BMW has just posted an interview with CEO BMW M GmbH Kay Segler that not only helps explain what the new M3 GTS is all about but also helps chart the couse for the future of the M Division. We ‘ve reproduced it here in its entirely but you can also go see if for yourself at the M Division website.

>Just half a year has passed since he took up his position as CEO in May 2009, and the BMW X5 M and BMW X6 M have been launched as new models during this period. So it’s time to ask Dr. Kay Segler where BMW M is heading.

>MPW: Dr. Segler, BMW X5 M and BMW X6 M deviate from a number of dogmas. Turbo, all-wheel drive, automatic transmission – is this the new M?

>Segler: We have to be free of dogmas, I ask this of every staff member. It has always been a strength of M to question everything in a positive way.

>MPW: Does that mean BMW M will be taking leave of longstanding beliefs?

>Segler: Cars are created differently now. We clearly define our goals, derive the product properties from these and then decide which technology appears to be the best suited to the purpose.

>MPW: Nonetheless, there are lots of customers who are very attached to tradition. What do you have to say to these fans?

>Segler: I will say that they will continue to get fascinating products from BMW M. And I am sure that this applies more than ever before. We don’t just listen to our customers: we also act on what they say.

>MPW: What does that mean in practical terms?

>Segler: The BMW M3 GTS which we are currently preparing in our BMW M production workshopis a response to frequently expressed customer wishes. This M3 is even hotter: lower weight, more power – including an increase in capacity – and lots of technical details which were only previously available on the tuning market, if at all. Complex and highly individual offers are available ex works.

>MPW: What other features does the BMW M3 GTS offer?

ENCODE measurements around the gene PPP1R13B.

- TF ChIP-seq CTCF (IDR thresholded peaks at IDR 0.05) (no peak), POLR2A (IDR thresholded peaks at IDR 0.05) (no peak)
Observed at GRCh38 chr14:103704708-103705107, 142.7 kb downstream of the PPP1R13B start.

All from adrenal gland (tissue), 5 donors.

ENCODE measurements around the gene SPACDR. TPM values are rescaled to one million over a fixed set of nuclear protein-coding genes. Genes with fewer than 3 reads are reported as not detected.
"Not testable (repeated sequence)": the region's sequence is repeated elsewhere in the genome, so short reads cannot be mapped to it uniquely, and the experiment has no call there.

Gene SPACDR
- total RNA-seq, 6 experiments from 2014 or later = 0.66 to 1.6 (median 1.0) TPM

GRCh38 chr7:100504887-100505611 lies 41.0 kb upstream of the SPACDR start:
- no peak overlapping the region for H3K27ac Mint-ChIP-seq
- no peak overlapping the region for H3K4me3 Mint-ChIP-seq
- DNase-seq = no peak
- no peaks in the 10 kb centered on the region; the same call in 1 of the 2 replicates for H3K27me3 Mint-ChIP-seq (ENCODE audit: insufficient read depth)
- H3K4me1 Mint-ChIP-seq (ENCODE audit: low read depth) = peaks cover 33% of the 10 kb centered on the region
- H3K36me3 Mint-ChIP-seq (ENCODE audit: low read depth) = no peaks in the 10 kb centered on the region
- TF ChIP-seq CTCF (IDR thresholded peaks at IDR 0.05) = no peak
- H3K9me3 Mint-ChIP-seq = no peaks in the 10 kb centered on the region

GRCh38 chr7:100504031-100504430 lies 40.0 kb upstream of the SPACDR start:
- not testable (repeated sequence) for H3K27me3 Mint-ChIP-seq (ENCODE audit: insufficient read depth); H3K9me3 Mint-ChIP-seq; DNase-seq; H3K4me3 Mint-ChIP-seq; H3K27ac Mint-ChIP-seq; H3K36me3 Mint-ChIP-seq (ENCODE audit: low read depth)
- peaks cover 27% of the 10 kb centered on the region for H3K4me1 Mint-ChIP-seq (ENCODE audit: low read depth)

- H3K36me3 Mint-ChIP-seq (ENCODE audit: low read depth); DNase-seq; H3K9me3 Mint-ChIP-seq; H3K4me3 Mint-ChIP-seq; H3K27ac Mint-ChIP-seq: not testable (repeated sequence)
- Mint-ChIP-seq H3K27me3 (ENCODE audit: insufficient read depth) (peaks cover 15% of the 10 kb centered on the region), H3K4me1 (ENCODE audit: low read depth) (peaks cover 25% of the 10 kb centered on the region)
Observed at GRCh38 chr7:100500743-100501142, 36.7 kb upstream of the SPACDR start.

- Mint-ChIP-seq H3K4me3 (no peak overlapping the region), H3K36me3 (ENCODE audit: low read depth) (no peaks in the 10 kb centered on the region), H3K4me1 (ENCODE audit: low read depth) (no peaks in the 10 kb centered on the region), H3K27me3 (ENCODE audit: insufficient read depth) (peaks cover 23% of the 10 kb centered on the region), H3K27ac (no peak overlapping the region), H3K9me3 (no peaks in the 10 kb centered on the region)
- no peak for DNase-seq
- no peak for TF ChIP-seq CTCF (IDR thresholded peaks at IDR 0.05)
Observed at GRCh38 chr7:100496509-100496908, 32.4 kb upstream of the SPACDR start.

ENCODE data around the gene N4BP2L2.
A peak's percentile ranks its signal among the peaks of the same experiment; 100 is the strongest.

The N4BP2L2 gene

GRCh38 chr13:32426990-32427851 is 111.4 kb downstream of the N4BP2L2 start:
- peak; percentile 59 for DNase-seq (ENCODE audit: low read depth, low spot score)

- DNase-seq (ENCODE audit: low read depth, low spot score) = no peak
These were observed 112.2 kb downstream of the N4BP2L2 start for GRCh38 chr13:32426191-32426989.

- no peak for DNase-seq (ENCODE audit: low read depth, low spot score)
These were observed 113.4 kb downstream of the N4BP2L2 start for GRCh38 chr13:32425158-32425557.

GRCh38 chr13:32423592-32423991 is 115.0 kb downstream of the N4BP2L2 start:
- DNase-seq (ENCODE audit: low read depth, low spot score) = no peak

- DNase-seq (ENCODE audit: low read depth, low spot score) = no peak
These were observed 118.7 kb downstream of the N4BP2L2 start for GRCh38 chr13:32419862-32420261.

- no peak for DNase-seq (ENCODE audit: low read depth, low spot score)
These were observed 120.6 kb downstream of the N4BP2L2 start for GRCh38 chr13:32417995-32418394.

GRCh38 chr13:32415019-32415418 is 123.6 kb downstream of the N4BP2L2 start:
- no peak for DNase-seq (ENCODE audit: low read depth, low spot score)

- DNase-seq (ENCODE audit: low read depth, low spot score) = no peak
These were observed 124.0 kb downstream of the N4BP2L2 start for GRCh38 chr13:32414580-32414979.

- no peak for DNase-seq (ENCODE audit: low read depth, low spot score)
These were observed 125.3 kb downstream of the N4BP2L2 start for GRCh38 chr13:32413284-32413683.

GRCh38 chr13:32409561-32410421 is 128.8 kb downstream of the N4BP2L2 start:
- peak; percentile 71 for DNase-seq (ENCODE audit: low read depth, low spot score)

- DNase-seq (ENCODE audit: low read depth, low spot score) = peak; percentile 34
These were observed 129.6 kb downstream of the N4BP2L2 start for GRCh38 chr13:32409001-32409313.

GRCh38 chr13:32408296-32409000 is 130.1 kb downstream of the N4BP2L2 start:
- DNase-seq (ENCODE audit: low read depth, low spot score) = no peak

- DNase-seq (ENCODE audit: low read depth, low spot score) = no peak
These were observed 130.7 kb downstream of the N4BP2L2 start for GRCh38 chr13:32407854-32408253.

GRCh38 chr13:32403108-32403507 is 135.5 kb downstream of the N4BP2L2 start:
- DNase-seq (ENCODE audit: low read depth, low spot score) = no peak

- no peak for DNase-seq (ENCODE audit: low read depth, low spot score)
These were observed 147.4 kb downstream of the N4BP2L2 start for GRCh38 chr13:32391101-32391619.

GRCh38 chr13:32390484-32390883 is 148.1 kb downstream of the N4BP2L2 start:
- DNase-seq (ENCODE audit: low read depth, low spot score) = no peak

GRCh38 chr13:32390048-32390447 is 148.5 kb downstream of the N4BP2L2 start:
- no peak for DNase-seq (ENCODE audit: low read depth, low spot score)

>Segler: We have a chassis which can be adjusted in compression and rebound, the car is fitted with a fixed caliper brake with six pistons at the front and four at the rear, and the rear silencer is made of titanium. The aerodynamics can be adjusted at the front and rear. We provide 6-point seatbelts for the racing bucket seats, a bolted roll-over protection structure is installed as is a fire extinguisher.

>MPW: A nice package which ought to have a broad appeal.

>Segler: Yes, I strongly believe it will. If there is a detail here or there which is not to somebody’s liking, that’s not the end of the world. What we are presenting is a standard configuration. If necessary, we are flexible enough to respond to specific requests, too. After all, these vehicles are built in the BMW M production workshops – where we built the M3 GT4, too.

>MPW: Was that what sparked off the idea for the M3 GTS?

>Segler: Partly, yes. We’ve known about fans who would like more for a long time now. There are some who would like a model which is even closer to motor racing. They want to drive the car to the race track, take part in a race and then drive home again – theoretically that is possible with the BMW M3 GTS. That’s the classic club sports idea, if you like. But collectors will also be interested in this fascinating automobile.
MPW: This brings us to an important point. What is the price and how can I order the M3 GTS?

>Segler: The price for the standard configuration is 115,000 euros in Germany. Deliveries will begin next spring.

>MPW: What else can we expect from BMW M in the near future?

>Segler: Our leitmotif is: “Automobile dreams come true”. The M3 GTS sends out a clear signal here. The X5 M and X6 M have just gone out to dealerships and round off the top of our product range. But what I would most like to see is for BMW M to stay a young brand within people’s reach. This is why a product below the BMW M3 more important to me than a super sports car which is only accessible to a few. As I have already mentioned in other interviews, we are currently looking closely at the options in this area. I hope to be able to tell you more the next time we speak.

>MPW: Dr. Segler, thank you very much for the interview.